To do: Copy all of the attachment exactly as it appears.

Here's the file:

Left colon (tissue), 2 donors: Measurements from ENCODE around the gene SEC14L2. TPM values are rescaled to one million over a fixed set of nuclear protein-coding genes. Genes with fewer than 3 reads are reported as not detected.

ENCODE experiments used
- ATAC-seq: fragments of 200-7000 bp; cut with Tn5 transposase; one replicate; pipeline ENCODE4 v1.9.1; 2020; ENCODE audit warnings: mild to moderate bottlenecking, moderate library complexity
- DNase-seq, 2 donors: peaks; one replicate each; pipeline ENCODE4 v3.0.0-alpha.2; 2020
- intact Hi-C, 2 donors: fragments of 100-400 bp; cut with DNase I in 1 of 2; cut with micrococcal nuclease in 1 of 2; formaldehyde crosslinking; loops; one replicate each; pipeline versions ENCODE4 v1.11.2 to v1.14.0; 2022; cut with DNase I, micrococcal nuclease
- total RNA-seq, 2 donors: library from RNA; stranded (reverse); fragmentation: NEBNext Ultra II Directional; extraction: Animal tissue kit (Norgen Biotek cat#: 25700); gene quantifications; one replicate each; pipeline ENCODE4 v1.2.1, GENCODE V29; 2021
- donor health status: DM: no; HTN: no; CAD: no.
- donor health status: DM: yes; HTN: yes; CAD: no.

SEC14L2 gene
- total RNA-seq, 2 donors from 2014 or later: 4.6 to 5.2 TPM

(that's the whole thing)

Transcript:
Left colon (tissue), 2 donors: Measurements from ENCODE around the gene SEC14L2. TPM values are rescaled to one million over a fixed set of nuclear protein-coding genes. Genes with fewer than 3 reads are reported as not detected.

ENCODE experiments used
- ATAC-seq: fragments of 200-7000 bp; cut with Tn5 transposase; one replicate; pipeline ENCODE4 v1.9.1; 2020; ENCODE audit warnings: mild to moderate bottlenecking, moderate library complexity
- DNase-seq, 2 donors: peaks; one replicate each; pipeline ENCODE4 v3.0.0-alpha.2; 2020
- intact Hi-C, 2 donors: fragments of 100-400 bp; cut with DNase I in 1 of 2; cut with micrococcal nuclease in 1 of 2; formaldehyde crosslinking; loops; one replicate each; pipeline versions ENCODE4 v1.11.2 to v1.14.0; 2022; cut with DNase I, micrococcal nuclease
- total RNA-seq, 2 donors: library from RNA; stranded (reverse); fragmentation: NEBNext Ultra II Directional; extraction: Animal tissue kit (Norgen Biotek cat#: 25700); gene quantifications; one replicate each; pipeline ENCODE4 v1.2.1, GENCODE V29; 2021
- donor health status: DM: no; HTN: no; CAD: no.
- donor health status: DM: yes; HTN: yes; CAD: no.

SEC14L2 gene
- total RNA-seq, 2 donors from 2014 or later: 4.6 to 5.2 TPM